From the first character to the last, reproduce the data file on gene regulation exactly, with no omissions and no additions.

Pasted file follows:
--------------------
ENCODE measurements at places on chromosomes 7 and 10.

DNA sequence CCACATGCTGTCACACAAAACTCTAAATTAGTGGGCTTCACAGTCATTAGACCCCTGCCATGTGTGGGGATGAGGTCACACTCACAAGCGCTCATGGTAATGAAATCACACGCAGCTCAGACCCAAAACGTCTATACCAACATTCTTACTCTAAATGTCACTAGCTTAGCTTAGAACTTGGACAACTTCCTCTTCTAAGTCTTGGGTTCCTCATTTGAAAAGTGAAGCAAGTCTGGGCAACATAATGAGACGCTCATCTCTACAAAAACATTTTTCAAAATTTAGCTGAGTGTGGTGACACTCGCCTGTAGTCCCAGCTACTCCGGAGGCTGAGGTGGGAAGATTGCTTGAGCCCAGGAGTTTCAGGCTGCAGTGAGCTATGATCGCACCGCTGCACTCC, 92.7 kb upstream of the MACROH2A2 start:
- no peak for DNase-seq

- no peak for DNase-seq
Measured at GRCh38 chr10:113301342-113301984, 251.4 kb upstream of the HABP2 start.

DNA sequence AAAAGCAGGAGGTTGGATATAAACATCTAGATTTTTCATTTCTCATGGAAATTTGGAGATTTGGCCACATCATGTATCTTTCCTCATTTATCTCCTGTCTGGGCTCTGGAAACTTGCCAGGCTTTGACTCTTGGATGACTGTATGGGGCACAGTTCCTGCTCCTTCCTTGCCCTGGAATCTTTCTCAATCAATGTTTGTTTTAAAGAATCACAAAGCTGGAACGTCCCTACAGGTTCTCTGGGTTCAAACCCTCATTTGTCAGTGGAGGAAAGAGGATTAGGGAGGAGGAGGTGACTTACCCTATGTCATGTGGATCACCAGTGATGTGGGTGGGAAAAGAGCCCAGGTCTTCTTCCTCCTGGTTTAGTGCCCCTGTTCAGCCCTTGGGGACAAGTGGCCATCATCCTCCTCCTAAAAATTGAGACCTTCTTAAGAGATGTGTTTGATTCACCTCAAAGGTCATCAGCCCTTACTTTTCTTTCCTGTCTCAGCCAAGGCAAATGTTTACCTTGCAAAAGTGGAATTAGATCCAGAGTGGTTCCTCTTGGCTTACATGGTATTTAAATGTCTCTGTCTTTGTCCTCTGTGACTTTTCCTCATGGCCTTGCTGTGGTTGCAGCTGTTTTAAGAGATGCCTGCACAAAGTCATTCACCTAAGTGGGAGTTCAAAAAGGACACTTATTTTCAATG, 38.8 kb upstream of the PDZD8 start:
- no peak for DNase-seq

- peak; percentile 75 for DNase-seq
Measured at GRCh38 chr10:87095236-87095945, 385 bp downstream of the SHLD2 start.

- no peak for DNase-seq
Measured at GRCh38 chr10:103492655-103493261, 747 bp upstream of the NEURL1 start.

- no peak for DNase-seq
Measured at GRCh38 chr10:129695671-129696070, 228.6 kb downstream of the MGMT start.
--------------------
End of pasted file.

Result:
ENCODE measurements at places on chromosomes 7 and 10.

DNA sequence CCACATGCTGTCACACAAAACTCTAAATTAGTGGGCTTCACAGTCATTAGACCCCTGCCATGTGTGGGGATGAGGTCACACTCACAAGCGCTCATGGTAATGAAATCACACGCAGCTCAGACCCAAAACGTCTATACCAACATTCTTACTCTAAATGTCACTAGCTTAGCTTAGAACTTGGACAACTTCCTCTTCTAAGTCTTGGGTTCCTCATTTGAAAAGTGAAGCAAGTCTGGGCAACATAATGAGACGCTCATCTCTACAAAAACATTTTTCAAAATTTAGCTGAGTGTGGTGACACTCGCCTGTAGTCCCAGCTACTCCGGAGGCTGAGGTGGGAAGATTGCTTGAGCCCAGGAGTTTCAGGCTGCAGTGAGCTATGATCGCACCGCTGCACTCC, 92.7 kb upstream of the MACROH2A2 start:
- no peak for DNase-seq

- no peak for DNase-seq
Measured at GRCh38 chr10:113301342-113301984, 251.4 kb upstream of the HABP2 start.

DNA sequence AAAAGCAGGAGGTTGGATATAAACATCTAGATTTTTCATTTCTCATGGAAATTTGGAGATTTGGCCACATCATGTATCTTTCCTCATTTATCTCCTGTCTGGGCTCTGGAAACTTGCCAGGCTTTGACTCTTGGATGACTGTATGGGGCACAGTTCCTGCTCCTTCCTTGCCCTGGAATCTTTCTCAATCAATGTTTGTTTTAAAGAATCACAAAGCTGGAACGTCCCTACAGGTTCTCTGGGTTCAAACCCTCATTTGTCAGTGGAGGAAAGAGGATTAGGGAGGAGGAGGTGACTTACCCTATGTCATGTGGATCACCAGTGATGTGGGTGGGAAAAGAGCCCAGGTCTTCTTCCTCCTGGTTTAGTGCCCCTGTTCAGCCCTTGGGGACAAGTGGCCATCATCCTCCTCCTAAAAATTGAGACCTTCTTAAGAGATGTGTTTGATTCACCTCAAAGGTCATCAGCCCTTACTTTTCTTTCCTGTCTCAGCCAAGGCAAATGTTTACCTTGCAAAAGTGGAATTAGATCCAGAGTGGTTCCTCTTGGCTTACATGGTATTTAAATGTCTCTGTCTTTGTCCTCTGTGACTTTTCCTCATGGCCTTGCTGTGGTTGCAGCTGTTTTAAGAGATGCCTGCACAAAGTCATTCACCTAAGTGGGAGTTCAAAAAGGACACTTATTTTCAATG, 38.8 kb upstream of the PDZD8 start:
- no peak for DNase-seq

- peak; percentile 75 for DNase-seq
Measured at GRCh38 chr10:87095236-87095945, 385 bp downstream of the SHLD2 start.

- no peak for DNase-seq
Measured at GRCh38 chr10:103492655-103493261, 747 bp upstream of the NEURL1 start.

- no peak for DNase-seq
Measured at GRCh38 chr10:129695671-129696070, 228.6 kb downstream of the MGMT start.